Audience segmentation is a tried-and-true marketing practice. And in today's digital-first world, it's one that has amplified potential with the technology, integrations and data available to bring the most relevant experiences and content to audiences wherever they happen to be—and on whatever device they happen to be on.
Segmentation continues to be a key focus when it comes to marketing strategy today, as we recently saw at the ContentTECH Summit, where experts talked about best practices and what's new.
In its essence, segmentation is dividing an audience into groups based on similarities and then sharing personalized content with them.
However, there are many ways to up-level segmentation, such as by leveraging modular content, which is content that has been broken into component parts that can be reassembled for presentation to different segments.
The building blocks analogy is good at showing how modular content can be broken down into smaller pieces, but it only goes so far. Beyond building blocks, modular content is inherently reusable. You can only really use an individual Lego block in one construction at a time, if you want to use the Lego block in another masterpiece you have to tear down what you had built before. But modular content lets you reuse the same component.
To get a deeper understanding of what's possible with the right digital marketing strategy, let's dive into segmentation and how it works with modular content to deliver personalized experiences across channels.
Segmentation first steps
Marketers define their audience segments using various sets of marketing information, such as click patterns, location or buying history. They might want to group people who live in a certain area, or who are interested in certain activities. Good segmentation delivers relevant, actionable content to the end user. It's a critical part of successful customer engagement.
Ultimately, the challenge with segmentation is the work required to do it well, including oftentimes the number of tools and data organizations find themselves using to try to do it right. Experts like those at ContentTECH know that there is room for segmentation practices to improve and go further.
In a Contently study we just released, only 56% of marketers said that they created personalized content with specific audience personas in mind. This number is troublingly low. If you want to break through, you need to have a specific persona in mind when creating content.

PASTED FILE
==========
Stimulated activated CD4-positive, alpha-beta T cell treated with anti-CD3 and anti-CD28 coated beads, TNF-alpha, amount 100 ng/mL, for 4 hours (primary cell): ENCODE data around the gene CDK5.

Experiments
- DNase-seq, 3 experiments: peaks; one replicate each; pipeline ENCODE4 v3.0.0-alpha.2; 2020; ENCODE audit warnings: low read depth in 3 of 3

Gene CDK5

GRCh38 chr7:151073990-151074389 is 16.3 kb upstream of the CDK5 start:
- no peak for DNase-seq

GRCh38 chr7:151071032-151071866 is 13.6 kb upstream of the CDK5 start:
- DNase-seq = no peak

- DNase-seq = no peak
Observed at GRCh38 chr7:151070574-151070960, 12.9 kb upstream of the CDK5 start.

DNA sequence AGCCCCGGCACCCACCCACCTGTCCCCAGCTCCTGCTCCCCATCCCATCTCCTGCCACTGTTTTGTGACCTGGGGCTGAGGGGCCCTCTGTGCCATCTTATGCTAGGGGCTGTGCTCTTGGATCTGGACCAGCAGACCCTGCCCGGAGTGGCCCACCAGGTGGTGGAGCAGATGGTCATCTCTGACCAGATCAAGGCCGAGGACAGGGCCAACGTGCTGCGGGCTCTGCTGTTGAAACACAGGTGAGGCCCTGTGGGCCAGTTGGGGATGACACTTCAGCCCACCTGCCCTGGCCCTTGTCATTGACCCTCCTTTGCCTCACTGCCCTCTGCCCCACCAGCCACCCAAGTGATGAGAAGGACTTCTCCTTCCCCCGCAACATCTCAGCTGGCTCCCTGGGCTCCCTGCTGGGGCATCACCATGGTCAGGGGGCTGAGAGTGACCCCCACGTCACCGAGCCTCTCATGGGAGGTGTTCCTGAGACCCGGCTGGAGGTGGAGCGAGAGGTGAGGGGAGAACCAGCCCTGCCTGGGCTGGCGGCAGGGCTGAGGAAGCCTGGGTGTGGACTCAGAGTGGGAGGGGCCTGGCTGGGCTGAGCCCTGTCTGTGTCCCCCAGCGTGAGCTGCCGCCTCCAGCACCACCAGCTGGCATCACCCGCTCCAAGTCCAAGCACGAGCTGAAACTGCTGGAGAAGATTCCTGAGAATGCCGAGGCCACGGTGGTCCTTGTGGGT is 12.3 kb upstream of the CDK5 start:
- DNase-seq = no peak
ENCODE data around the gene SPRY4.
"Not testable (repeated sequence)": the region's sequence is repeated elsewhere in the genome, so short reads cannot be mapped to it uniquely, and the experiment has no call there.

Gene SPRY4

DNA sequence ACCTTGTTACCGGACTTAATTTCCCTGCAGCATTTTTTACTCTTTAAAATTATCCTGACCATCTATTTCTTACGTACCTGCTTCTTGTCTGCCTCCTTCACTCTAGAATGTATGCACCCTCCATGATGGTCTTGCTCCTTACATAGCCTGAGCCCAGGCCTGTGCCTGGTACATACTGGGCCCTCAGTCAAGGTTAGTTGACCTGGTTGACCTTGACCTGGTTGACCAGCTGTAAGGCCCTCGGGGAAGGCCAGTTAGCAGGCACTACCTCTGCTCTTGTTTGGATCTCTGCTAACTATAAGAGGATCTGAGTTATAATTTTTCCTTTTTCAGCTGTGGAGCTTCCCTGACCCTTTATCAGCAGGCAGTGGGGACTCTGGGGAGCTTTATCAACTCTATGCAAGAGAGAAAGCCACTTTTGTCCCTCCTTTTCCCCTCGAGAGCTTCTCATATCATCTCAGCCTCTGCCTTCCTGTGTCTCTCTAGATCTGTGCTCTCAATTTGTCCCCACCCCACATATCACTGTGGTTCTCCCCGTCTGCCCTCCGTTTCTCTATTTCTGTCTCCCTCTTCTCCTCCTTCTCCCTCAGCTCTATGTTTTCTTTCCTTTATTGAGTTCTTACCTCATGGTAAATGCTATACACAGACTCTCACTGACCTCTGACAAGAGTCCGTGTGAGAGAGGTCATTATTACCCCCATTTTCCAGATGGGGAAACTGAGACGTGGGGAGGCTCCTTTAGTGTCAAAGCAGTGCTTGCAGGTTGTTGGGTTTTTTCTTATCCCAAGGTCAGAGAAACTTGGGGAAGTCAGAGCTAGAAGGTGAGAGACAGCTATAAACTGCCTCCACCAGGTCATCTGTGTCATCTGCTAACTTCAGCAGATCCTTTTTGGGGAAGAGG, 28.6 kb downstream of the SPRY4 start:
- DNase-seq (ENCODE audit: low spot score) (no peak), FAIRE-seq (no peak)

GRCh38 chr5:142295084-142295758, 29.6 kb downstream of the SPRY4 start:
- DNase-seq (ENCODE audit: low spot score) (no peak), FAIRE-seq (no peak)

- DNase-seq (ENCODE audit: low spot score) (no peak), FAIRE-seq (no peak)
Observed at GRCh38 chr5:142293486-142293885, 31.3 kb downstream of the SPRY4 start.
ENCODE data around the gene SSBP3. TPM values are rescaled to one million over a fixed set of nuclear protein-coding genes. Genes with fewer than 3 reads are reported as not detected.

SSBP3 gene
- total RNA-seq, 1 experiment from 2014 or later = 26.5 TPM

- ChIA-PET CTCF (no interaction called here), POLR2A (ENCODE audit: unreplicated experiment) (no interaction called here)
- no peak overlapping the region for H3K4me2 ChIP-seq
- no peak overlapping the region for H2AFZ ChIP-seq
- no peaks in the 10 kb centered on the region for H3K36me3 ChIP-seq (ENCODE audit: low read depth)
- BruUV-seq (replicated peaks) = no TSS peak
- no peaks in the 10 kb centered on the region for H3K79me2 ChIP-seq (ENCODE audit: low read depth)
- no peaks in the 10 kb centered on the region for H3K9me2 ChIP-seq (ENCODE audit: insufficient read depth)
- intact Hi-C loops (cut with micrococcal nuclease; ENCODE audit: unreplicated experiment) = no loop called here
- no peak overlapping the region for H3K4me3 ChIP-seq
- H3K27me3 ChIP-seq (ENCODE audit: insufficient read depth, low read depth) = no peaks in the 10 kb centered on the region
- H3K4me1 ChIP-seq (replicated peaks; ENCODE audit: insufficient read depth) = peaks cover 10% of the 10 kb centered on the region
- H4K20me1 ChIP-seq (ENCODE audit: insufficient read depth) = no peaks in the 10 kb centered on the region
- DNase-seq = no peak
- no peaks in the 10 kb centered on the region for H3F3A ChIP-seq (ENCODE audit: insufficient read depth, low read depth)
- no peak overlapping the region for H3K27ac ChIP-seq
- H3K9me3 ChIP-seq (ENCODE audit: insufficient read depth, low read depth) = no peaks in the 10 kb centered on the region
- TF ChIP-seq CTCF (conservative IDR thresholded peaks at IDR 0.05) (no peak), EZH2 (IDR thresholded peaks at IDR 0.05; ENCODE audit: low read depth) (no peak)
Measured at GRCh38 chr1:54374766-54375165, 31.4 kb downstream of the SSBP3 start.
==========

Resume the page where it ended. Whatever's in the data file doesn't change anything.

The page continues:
This sentiment is echoed in the comments by GlaxoSmithKline's Lynn Hopkins in our own recent webinar on the topic of creating personalized content experiences.
What we found was that we were bottlenecked in the global-to-local process and bogged down by repeatedly creating the same messaging in content pieces, but for different channels. So, it kind of stifled the process and made it difficult.
The bottleneck can be broken with the right technology.
Brightspot CMS's segmentation tools, for example, support the creation of specific audience segments by different behaviors, against which variations of the same content asset—whether that's a page, article, navigation element, module or more—can be assembled based on the defined audience target.
This where your modular content strategy really can deliver.
The power of segmentation and modular content
Modular content allows marketers to look at content in its smallest usable component, such as a single sentence. It gives businesses finite control of their content in order to be able to distribute based on device—from a smartwatch on a wrist to a large desktop computer screen.
Where modular content and segmentation fit together is the ability to tailor and deliver custom messages or content to a particular segment. For instance, you can easily create a title or an offer for multiple different segments while spending less time on reviews and distribution. Modular content lets global brands drive one single message but speak in many voices to suit different segments.
This thinking is supported by the experts interviewed for ContentTECH's 2021 summit preview this June.
You also need an infrastructure that supports component-based authoring and single-sourcing. Reusing the same content for new and different deliverables saves time, money, and allows you to personalize content and scale at the same time.
Modular content can also help with measurement. You can easily track where individual components are being used and how they are succeeding or lagging with different segments. This allows you to you avoid overusing certain assets and lets you more easily manage and update key messaging. It's clear that when done well, segmentation and modular content are foundational to deliver the truly personalized experience that customers expect today.
Move to what's next
The ContentTECH experts emphasized that although segmentation has been around for a long time, it is still vital to any digital-marketing strategy. By enabling personalization, it helps to build user affinity and drive the highest ROI from content.
Brightspot has been a pioneer in developing a CMS that enables modular content capabilities. This enhances the impact of segmentation by enabling deep personalization with increased ease and speed. The faster marketers can share content that drives results, the faster they can move on to what's next for their business.
To find out more how we help support your audience personalization and segmentation needs, talk to a Brightspot expert today.